SIX in 10 active Central Provident Fund (CPF) members now accumulate enough savings for their Basic Retirement Sum account when they turn 55. The number, first achieved in 2013, is likely to rise to seven in 10 for members turning 55 in 2020.
Manpower Minister Lim Swee Say said that with higher wages and a higher labour-force participation rate, especially among older workers, CPF balances are expected to keep improving in the coming years.
He was replying to queries raised during the Committee of Supply debate on his ministry in Parliament on Monday.
Several enhancements were introduced last year to help CPF members to save more for their retirement. Examples are the higher CPF ceiling, improved ease of transfer of CPF savings to the account of one's spouse and the Enhanced Retirement Sum.
Mr Lim said that the enhanced savings are for retirement use, and that the government will not allow these savings to be used for overseas training courses, despite many calls for it.
Mr Lim noted that while CPF money can already be used to support basic tertiary education in local approved institutions, the government must also do more to safeguard CPF members' retirement adequacy - especially now that lifespans have improved.
"So we need to be careful about expanding the use of CPF for other purposes," he said.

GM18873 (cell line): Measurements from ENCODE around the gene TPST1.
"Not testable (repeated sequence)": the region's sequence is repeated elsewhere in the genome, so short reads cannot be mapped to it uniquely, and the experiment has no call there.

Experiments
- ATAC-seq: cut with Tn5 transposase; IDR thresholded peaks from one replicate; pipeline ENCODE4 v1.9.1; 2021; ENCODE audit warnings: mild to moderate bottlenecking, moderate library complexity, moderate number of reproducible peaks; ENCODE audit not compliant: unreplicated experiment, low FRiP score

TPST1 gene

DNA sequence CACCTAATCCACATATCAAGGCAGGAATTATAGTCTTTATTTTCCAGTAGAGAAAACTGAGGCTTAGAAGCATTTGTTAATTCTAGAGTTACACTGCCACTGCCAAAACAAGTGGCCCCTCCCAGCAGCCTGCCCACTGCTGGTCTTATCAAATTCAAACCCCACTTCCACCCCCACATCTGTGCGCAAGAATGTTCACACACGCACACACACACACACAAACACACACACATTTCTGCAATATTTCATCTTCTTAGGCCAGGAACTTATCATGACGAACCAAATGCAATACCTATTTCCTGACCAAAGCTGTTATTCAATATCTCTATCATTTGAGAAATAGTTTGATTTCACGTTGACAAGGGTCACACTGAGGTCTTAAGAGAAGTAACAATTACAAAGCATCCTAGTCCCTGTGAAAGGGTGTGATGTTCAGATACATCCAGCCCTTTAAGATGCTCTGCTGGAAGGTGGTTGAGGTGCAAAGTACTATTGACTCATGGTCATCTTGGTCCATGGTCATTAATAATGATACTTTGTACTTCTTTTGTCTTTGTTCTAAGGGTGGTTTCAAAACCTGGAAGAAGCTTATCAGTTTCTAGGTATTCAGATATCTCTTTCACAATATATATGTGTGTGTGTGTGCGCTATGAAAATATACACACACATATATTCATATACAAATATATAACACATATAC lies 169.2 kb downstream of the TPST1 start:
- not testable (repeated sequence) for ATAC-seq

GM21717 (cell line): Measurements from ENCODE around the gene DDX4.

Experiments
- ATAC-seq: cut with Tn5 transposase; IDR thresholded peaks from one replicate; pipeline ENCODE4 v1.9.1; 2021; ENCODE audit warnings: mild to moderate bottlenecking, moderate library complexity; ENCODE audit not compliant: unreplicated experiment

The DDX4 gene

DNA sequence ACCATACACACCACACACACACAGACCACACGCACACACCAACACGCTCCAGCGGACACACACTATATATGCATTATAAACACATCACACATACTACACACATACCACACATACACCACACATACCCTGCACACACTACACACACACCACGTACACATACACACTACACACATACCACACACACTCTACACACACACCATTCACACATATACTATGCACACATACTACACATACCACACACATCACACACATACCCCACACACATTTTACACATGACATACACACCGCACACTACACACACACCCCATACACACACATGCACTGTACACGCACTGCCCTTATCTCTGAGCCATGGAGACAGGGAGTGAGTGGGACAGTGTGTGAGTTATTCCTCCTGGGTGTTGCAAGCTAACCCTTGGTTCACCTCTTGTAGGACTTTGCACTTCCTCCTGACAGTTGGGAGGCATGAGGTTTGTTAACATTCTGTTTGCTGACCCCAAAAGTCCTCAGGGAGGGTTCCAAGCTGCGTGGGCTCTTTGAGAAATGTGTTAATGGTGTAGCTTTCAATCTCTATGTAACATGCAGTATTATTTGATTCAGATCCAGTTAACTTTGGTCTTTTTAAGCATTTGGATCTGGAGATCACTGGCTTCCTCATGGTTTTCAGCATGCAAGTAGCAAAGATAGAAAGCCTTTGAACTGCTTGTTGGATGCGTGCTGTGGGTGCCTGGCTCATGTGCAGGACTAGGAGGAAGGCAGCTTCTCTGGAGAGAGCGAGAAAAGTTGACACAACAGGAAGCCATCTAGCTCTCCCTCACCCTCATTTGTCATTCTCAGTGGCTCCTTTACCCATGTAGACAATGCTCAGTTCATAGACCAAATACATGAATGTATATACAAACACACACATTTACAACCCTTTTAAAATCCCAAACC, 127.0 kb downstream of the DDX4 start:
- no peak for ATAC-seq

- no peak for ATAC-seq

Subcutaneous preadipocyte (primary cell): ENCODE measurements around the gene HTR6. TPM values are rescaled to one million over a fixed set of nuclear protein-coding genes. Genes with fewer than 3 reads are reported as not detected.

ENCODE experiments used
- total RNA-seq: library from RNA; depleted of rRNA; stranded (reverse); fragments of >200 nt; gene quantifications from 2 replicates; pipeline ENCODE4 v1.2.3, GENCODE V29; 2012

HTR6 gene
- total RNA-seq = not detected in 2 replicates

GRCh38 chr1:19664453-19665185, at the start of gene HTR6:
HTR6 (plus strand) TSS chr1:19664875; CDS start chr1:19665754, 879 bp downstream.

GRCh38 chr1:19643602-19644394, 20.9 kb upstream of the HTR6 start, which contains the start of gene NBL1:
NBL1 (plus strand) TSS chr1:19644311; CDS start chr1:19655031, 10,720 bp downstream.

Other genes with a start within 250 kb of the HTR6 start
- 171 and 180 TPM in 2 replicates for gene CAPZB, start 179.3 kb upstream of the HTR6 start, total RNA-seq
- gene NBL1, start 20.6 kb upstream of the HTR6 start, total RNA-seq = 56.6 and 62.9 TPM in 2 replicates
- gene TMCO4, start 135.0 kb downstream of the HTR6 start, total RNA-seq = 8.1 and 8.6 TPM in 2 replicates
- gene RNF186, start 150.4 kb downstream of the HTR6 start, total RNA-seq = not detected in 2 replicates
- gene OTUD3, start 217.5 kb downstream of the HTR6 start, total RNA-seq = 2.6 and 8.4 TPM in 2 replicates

The minister said MOM is working on improving three aspects of the CPF Investment Scheme (CPFIS): The first is the introduction of a self-assessment tool which members can use to determine whether CPFIS is suitable for them; the second is the lowering of the cap on sales charge to discourage financial intermediaries from proactively selling products to CPF members; the third is a review of the asset classes offered under CPFIS to gauge their suitability for growing retirement savings.
These changes will be announced later in the year. CPF members who prefer a simpler investment option can look forward to the CPF Lifetime Retirement Investment Scheme, the details of which MOM is working on, said Mr Lim.
The CPF Retirement Planning Service, which was piloted last year to help members make informed decisions about their CPF savings, will be available to all members turning age 54 this year.
At the one-on-one session, Customer Service Executives will use personalised information to help members understand what will happen to their CPF balances when they turn 55 and the options available to them.
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